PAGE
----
A Worthwhile Mountain Project
Finally managed to accomplish the beginning of something worth writing about.
The project: about 5 years ago I bought a couple of relatively small lots of land at auction in the San Bernardino Mountains. One was $2,700 and one was $1,500. The more expensive one had large trees and paved road frontage, with power. The slope, however, is extreme. Almost impossibly so. The second lot is accessible through some very rough dirt roads which have gotten only rougher with the recent extreme weather over the last few years. This second lot, however, is at least on somewhat less of a slope. At this point, the lot is accessible with a four-wheel drive vehicle. Because of a recent slow-down of work, probably due to COVID-19, and also the happy accident that we purchased a Jeep which could access the more remote lot, it was a perfect time to start to do something worthwhile.
The original plan: a circular concrete slab supported by concrete posts, about 16' in diameter, upon which we would construct a yurt, or perhaps simply a Souix-style tipi - or, even, a Mongolian style bell tent.
Why concrete? Two reasons:
1. Fire, the risk of which will probably only increase with time.
2. More difficult to destroy/steal/dismantle. Certainly not worth the trouble.
After a couple of days of progress, and speaking candidly with the resident hermit (a fascinating guy named only "Mohawk"), I am now leaning toward a wooden deck or at least some type of material that is far less lightweight than poured concrete slab. Mohawk's opinion is that the locals would leave alone something that was fully constructed, particularly if I used a healthy amount of glue to fasten all members and used coated nails instead of screws, so disassembly would be much more trouble than was worth it. As for the fire - well, I'll probably trade the risk fire against the reality of transporting over 140 x 60-pound bags of concrete up a 40-foot hill to the site, and also the fact that building a deck will take me about two days max, whereas a 16' poured concrete slab, elevated would be a much more significant project. And after the two days of progress shown below, I frankly question whether I have it in me physically to accomplish such a task. And finally, it appears that most of my kids, unfortunately, have no interest in helping - which is mostly my fault for not raising them a certain way, I suppose. But I digress ....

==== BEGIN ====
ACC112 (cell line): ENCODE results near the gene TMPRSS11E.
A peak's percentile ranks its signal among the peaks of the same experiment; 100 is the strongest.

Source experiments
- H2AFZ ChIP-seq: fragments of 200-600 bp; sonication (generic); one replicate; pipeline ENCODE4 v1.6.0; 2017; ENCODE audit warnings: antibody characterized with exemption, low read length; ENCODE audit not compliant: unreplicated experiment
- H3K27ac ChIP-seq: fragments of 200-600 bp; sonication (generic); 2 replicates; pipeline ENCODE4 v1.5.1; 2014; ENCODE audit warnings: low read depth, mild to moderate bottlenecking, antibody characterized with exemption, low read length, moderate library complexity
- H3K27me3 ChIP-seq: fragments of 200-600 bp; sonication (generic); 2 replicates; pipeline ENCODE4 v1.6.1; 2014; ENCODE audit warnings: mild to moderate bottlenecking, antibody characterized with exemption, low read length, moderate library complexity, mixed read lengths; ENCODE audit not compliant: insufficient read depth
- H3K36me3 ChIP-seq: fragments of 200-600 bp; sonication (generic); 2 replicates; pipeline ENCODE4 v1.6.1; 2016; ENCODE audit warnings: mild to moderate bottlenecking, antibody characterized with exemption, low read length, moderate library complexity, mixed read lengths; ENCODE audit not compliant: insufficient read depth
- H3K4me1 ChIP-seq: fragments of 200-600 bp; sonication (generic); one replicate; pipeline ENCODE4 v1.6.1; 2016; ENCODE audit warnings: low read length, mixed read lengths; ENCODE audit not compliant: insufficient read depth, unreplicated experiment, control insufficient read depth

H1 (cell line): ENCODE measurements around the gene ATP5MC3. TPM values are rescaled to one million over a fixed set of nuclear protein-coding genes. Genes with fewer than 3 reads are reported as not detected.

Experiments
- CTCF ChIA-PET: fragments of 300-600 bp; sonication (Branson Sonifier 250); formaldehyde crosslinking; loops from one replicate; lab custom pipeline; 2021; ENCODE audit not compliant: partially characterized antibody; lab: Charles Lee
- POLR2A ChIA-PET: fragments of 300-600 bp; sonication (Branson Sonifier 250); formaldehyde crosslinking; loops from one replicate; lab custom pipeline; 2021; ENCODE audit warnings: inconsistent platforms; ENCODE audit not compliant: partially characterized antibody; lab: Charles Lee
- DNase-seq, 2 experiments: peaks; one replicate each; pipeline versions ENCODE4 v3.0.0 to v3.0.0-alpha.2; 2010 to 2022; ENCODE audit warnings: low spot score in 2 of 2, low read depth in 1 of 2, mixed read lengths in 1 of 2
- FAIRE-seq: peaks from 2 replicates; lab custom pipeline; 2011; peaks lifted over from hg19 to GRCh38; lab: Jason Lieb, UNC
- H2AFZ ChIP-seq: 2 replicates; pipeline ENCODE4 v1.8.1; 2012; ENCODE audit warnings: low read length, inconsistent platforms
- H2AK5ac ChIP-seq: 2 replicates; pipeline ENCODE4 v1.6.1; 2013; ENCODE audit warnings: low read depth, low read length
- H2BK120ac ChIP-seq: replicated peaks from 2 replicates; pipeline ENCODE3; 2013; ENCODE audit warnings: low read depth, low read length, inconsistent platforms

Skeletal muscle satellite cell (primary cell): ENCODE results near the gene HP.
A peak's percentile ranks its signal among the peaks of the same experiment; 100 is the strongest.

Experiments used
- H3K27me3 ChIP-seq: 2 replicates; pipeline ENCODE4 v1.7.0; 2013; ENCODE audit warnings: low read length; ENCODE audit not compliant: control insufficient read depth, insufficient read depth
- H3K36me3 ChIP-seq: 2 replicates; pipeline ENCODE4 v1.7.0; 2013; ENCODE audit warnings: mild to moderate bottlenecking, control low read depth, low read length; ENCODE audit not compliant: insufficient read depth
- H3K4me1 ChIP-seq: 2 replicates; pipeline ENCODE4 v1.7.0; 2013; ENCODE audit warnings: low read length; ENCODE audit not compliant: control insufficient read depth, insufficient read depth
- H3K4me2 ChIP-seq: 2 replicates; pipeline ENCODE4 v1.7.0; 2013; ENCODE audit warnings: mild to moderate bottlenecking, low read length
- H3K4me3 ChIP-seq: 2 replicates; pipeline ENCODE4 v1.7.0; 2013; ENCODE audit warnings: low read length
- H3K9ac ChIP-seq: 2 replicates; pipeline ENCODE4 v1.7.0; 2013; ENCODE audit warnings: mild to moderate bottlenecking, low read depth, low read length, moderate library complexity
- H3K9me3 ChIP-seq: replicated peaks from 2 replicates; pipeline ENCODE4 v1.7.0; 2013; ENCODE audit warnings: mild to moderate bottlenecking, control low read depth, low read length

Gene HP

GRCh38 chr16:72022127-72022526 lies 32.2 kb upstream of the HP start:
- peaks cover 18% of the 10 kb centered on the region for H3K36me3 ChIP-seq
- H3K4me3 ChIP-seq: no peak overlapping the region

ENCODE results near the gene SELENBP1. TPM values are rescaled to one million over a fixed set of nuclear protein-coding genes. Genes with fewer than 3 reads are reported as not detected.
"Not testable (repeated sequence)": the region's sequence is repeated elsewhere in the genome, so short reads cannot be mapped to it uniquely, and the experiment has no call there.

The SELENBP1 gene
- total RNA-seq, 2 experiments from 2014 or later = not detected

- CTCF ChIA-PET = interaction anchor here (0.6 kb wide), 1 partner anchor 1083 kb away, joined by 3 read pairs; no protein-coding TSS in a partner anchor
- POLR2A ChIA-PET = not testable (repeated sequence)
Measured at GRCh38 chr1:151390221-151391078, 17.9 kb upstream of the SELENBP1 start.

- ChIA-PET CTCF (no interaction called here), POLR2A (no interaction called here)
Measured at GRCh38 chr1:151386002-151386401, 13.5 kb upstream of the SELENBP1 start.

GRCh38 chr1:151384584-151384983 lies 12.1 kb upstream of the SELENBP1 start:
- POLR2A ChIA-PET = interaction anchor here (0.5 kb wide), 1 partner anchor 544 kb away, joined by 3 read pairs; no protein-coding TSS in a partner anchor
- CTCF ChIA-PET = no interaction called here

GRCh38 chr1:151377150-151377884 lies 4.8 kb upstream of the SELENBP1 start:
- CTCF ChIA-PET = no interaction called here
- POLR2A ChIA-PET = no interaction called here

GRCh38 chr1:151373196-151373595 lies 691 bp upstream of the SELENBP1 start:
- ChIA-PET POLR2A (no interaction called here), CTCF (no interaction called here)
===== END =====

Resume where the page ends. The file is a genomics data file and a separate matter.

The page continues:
The project started by loading up my father-in-law's truck with some materials, such as 11 X 90-pound bags of Quikrete, 5 concrete deck pier-blocks, five 8" tube forms, 5 X 40-pound bags of 3/4" gravel, 120 feet of 3/8" rebar, a concrete mixing pan, a bunch of tools and 4 X 5-gallon buckets of water (in case the nearby stream was dry.)